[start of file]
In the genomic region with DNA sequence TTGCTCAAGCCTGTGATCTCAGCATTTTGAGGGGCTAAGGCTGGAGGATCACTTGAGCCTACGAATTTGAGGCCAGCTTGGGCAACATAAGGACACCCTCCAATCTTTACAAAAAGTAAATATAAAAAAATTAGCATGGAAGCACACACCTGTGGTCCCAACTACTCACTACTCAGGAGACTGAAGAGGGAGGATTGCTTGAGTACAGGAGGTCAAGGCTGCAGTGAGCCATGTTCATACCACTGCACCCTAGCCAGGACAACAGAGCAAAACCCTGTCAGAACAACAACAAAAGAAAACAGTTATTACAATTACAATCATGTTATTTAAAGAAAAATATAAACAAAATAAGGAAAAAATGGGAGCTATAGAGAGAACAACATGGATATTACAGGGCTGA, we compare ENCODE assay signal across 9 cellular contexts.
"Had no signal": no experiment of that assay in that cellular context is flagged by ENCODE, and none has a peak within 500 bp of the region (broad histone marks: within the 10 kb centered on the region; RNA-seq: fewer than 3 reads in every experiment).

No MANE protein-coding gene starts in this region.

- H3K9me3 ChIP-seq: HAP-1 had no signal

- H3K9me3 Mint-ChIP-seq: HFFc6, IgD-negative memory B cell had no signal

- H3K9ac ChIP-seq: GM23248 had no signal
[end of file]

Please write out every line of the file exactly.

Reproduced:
In the genomic region with DNA sequence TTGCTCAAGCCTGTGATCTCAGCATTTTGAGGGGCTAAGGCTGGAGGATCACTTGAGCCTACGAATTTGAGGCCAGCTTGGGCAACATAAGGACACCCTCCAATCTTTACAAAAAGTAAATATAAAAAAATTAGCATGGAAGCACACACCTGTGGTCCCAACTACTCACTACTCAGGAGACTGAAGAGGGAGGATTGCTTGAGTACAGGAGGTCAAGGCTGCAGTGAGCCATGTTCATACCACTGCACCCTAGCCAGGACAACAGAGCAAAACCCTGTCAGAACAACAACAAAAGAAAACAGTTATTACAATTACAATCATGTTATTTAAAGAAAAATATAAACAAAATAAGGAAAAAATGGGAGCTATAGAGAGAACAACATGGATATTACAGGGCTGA, we compare ENCODE assay signal across 9 cellular contexts.
"Had no signal": no experiment of that assay in that cellular context is flagged by ENCODE, and none has a peak within 500 bp of the region (broad histone marks: within the 10 kb centered on the region; RNA-seq: fewer than 3 reads in every experiment).

No MANE protein-coding gene starts in this region.

- H3K9me3 ChIP-seq: HAP-1 had no signal

- H3K9me3 Mint-ChIP-seq: HFFc6, IgD-negative memory B cell had no signal

- H3K9ac ChIP-seq: GM23248 had no signal